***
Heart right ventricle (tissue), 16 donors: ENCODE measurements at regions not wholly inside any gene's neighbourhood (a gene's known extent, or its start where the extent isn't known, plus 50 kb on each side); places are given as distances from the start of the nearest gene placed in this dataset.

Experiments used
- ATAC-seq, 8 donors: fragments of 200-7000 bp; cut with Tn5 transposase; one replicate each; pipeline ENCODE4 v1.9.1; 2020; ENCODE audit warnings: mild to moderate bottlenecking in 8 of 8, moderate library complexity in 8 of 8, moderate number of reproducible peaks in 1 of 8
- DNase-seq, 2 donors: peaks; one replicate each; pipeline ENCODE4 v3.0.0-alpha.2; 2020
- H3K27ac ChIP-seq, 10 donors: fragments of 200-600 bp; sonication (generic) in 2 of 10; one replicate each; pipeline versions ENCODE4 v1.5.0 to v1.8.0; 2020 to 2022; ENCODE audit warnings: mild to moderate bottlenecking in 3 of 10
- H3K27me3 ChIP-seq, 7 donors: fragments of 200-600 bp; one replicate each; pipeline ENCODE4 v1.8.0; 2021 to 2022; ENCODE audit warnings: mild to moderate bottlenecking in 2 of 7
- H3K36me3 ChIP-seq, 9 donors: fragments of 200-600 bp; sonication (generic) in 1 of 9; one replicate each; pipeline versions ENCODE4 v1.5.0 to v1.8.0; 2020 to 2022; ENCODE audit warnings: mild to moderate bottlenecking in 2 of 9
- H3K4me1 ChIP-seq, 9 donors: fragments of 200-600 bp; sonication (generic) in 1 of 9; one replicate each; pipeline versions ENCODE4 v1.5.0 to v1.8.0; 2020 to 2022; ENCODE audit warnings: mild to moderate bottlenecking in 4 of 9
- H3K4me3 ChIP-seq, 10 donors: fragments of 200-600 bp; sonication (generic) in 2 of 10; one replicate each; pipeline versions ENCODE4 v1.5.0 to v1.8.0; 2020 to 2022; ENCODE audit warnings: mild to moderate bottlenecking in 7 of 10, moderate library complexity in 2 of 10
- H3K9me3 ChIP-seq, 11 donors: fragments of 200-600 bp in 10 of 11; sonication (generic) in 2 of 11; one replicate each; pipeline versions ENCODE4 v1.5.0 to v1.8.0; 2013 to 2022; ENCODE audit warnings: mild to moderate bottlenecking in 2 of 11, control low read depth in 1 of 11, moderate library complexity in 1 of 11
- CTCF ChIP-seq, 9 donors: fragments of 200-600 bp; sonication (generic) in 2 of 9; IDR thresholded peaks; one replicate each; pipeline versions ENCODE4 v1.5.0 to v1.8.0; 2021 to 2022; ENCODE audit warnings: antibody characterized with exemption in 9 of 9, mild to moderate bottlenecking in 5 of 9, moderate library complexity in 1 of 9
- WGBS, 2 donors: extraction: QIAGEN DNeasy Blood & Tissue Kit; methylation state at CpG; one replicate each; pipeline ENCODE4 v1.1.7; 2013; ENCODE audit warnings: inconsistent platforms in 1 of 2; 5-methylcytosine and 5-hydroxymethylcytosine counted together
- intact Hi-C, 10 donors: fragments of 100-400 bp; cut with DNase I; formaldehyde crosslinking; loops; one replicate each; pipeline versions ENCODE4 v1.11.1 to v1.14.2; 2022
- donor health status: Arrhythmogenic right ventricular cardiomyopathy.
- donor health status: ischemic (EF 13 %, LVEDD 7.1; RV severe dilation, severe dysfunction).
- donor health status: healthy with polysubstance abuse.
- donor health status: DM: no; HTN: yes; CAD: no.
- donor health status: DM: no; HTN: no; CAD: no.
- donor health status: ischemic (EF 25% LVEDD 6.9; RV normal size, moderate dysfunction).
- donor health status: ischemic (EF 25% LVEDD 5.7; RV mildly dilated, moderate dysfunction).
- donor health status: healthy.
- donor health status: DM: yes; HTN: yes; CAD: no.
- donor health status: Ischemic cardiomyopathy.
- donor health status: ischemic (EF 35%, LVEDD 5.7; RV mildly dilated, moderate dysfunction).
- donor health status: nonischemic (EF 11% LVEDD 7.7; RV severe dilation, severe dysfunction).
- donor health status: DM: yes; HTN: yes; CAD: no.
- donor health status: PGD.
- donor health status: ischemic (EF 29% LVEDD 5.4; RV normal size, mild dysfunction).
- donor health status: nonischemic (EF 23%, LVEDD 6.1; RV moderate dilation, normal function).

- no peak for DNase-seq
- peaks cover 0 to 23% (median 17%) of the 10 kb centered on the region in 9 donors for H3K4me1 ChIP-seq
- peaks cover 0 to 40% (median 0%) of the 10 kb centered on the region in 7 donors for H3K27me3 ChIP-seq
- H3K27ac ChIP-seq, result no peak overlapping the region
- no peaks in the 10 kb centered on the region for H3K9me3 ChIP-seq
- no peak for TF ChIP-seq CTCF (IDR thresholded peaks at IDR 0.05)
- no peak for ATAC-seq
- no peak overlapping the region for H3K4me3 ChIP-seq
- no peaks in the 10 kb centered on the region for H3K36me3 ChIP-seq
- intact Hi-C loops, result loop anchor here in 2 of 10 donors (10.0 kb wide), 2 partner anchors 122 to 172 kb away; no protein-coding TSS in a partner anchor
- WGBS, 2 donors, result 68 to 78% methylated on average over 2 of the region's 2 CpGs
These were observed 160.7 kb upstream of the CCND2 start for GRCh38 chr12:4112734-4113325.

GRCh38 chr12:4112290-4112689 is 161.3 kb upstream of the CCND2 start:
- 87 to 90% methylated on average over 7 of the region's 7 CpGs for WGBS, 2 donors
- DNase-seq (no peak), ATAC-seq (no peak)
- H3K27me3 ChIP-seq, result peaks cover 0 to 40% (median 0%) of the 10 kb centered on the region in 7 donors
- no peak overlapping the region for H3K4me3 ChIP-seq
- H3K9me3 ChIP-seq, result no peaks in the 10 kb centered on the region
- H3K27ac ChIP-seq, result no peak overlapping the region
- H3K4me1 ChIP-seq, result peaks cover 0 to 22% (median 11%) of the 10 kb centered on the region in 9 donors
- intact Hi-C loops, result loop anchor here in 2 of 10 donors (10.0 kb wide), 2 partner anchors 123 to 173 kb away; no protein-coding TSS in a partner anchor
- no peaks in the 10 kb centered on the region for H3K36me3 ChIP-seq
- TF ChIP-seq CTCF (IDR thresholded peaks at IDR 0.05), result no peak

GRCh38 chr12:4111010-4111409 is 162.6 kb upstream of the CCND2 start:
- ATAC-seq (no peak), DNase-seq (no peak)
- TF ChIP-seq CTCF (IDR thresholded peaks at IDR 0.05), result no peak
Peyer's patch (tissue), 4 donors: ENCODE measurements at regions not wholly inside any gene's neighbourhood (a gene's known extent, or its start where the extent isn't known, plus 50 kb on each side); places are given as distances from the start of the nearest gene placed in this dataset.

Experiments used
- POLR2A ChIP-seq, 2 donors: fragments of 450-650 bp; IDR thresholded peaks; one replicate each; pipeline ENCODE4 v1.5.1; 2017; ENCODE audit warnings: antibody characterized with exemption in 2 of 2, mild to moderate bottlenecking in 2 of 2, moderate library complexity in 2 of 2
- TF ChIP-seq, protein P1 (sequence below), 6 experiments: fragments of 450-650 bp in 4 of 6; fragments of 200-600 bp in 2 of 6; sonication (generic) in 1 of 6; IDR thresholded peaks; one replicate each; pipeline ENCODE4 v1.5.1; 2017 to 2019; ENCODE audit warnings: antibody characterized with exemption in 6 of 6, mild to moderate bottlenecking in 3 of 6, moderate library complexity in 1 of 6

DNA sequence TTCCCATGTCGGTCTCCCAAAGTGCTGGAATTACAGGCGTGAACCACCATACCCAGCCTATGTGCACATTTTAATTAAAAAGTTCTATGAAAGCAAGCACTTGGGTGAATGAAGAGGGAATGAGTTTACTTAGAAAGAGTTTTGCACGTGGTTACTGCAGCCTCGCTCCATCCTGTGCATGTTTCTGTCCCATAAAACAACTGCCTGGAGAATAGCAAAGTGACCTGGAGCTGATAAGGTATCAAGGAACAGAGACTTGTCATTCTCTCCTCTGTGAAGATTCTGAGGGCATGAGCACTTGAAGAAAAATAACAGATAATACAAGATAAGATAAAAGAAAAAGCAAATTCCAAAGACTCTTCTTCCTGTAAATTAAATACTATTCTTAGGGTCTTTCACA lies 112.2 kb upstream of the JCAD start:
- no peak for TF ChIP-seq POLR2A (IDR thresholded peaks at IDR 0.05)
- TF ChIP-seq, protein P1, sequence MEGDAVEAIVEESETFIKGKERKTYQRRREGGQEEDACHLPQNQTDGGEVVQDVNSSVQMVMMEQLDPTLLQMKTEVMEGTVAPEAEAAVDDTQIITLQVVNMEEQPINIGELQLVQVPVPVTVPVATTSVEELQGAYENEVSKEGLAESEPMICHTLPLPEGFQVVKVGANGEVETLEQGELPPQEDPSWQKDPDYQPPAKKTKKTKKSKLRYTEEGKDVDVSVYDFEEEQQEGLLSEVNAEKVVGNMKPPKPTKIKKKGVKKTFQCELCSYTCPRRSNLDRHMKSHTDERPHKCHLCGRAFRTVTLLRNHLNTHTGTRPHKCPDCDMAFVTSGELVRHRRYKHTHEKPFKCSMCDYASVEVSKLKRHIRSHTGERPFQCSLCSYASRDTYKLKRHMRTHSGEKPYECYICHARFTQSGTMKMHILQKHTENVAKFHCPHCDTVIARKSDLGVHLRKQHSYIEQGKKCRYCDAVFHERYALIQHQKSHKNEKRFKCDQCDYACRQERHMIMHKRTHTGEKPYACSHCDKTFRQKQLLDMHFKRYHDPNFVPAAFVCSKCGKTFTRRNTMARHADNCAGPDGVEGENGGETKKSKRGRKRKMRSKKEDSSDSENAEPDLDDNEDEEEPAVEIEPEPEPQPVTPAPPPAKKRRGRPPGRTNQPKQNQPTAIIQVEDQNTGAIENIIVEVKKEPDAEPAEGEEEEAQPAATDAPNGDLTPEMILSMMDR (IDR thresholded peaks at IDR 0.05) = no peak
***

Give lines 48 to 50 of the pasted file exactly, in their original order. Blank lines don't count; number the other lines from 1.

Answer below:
- H3K27ac ChIP-seq, result no peak overlapping the region
- H3K4me1 ChIP-seq, result peaks cover 0 to 22% (median 11%) of the 10 kb centered on the region in 9 donors
- intact Hi-C loops, result loop anchor here in 2 of 10 donors (10.0 kb wide), 2 partner anchors 123 to 173 kb away; no protein-coding TSS in a partner anchor